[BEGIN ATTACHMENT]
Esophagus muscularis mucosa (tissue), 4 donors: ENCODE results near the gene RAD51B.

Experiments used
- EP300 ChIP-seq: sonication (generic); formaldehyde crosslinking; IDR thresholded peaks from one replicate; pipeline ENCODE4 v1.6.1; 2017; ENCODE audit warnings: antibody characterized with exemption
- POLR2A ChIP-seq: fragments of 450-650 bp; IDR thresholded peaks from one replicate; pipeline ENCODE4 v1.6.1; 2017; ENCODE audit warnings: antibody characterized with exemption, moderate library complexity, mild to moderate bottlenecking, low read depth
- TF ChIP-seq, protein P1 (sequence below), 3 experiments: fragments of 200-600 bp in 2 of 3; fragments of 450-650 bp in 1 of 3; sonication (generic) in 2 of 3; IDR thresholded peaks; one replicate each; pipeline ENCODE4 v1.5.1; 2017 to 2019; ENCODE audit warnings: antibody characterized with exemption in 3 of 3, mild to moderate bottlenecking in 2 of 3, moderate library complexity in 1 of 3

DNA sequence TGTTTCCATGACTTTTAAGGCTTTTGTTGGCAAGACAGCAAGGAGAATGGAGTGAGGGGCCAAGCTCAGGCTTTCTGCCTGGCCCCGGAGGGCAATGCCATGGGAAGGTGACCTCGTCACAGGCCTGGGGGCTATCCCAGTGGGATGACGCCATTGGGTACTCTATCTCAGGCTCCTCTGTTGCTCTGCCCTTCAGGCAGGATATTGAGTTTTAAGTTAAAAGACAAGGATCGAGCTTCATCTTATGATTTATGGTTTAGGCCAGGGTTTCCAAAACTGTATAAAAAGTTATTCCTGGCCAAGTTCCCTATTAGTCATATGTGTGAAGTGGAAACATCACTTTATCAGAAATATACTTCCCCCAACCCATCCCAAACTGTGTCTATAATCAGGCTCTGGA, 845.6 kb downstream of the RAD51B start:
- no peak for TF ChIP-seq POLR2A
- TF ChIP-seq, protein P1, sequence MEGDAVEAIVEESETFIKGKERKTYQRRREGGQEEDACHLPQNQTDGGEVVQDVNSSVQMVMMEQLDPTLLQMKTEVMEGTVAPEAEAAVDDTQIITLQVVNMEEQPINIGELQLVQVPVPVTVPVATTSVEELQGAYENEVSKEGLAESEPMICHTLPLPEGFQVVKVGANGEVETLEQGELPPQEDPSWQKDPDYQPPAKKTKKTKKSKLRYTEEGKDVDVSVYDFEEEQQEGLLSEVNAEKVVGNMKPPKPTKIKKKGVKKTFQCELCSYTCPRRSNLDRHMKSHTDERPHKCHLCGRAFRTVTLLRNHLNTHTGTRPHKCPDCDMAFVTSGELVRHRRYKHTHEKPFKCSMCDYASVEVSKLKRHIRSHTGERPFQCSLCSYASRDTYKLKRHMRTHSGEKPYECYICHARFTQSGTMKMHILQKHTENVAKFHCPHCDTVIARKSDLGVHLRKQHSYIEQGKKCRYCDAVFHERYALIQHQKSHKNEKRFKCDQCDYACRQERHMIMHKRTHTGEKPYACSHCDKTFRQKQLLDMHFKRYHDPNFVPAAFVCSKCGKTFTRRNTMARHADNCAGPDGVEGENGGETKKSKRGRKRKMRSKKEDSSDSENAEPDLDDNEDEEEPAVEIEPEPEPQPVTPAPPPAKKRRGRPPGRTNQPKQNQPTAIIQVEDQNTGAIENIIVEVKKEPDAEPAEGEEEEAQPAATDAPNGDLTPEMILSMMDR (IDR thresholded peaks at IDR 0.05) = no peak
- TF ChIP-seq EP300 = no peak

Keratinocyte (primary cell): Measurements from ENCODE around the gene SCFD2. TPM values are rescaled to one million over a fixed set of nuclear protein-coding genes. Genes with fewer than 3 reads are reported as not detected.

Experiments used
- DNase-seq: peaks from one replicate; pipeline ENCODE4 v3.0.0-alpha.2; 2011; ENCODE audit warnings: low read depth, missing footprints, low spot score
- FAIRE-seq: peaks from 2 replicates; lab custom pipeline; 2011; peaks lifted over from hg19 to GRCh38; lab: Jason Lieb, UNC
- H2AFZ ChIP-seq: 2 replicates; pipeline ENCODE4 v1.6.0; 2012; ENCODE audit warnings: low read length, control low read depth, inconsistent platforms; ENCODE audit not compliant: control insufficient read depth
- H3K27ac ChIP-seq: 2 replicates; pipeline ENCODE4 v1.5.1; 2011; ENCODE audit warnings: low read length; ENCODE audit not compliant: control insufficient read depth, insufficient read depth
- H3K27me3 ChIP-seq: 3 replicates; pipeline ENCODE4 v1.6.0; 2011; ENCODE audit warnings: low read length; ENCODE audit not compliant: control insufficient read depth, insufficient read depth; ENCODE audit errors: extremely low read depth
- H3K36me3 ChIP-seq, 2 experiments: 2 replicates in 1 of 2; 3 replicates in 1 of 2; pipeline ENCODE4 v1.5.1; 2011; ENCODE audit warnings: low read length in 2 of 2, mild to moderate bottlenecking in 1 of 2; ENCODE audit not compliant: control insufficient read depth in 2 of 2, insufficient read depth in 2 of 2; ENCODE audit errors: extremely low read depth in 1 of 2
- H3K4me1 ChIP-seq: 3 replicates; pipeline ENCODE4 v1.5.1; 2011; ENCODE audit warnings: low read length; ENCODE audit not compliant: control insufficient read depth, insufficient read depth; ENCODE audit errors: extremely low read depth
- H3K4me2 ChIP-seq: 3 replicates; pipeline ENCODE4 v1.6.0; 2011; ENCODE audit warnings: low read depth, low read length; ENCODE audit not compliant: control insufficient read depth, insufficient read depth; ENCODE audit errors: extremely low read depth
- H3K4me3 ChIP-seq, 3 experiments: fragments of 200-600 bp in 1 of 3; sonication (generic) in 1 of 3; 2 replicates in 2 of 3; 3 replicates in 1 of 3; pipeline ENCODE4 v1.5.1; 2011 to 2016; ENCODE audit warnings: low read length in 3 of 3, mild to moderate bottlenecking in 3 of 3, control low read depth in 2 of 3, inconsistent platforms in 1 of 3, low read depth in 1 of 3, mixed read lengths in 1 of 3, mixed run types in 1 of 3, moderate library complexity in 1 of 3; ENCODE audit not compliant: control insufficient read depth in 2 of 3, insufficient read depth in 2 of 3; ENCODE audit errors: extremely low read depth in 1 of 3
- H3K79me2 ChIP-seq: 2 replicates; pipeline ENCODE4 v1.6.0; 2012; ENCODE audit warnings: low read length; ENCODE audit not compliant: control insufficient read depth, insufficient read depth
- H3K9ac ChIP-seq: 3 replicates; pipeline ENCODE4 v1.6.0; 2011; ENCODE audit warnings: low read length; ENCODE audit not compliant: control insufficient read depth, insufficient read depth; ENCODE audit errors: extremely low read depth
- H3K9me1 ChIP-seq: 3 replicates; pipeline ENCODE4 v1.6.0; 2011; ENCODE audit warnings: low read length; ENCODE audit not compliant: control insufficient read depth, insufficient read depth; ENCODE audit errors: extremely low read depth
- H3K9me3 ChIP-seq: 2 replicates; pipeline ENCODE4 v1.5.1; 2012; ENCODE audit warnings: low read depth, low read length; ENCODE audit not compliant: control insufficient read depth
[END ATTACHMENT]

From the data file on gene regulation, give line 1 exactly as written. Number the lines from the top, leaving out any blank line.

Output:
Esophagus muscularis mucosa (tissue), 4 donors: ENCODE results near the gene RAD51B.